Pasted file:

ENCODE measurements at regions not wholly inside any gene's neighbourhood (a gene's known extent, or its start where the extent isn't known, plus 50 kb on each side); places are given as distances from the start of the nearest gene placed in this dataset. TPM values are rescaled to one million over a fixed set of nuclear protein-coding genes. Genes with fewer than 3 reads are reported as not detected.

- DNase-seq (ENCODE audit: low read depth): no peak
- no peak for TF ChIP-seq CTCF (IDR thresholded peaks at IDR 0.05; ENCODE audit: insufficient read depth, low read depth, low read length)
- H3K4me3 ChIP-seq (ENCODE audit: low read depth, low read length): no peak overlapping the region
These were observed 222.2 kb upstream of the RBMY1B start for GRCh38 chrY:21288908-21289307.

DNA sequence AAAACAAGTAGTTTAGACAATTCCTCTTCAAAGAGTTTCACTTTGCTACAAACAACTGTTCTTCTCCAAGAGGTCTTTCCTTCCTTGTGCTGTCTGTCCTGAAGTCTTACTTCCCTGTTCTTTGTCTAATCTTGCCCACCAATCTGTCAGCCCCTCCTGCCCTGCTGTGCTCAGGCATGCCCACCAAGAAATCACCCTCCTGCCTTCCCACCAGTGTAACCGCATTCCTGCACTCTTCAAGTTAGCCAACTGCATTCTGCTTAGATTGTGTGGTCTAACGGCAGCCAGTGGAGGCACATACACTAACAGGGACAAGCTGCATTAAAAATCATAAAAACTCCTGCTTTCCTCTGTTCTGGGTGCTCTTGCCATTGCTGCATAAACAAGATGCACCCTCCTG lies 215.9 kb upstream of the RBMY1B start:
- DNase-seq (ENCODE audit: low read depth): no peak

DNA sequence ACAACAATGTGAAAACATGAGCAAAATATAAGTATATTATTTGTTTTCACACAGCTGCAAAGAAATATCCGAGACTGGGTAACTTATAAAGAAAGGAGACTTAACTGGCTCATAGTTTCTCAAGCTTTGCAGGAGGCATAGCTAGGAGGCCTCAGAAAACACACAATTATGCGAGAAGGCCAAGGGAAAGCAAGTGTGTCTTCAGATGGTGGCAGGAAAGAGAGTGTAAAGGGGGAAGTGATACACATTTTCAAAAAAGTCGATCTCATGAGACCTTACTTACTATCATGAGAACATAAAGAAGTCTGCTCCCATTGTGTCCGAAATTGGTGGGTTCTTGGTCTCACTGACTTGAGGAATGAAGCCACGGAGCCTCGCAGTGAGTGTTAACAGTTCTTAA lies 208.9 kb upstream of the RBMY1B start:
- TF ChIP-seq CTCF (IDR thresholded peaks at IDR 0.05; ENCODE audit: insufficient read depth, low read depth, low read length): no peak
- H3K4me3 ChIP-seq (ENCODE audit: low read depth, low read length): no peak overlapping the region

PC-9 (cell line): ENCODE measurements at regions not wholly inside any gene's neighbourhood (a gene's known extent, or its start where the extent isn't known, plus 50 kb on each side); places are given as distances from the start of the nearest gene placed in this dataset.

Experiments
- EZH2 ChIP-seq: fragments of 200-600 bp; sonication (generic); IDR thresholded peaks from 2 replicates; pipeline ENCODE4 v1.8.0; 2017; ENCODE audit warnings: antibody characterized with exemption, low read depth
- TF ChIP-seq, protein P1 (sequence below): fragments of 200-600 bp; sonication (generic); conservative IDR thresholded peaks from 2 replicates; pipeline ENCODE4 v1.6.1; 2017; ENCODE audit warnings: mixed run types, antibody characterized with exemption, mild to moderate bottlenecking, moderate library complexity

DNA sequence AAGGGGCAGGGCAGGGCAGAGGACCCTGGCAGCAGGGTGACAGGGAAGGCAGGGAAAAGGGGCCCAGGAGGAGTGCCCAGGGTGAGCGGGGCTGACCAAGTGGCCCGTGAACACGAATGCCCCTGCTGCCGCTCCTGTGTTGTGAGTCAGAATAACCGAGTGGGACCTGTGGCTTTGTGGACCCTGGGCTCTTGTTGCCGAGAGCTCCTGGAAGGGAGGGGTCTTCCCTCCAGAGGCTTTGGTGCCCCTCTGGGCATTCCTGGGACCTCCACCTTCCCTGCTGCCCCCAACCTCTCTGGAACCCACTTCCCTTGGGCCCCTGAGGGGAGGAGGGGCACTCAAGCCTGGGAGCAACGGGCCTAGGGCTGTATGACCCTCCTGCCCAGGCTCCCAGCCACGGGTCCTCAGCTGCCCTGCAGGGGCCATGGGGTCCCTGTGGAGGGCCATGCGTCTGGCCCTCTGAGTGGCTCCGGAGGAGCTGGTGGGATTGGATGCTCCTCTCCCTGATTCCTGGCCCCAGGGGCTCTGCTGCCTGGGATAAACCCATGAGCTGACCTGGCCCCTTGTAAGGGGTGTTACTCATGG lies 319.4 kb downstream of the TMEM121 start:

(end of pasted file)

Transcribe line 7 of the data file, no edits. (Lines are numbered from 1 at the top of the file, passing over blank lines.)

- DNase-seq (ENCODE audit: low read depth): no peak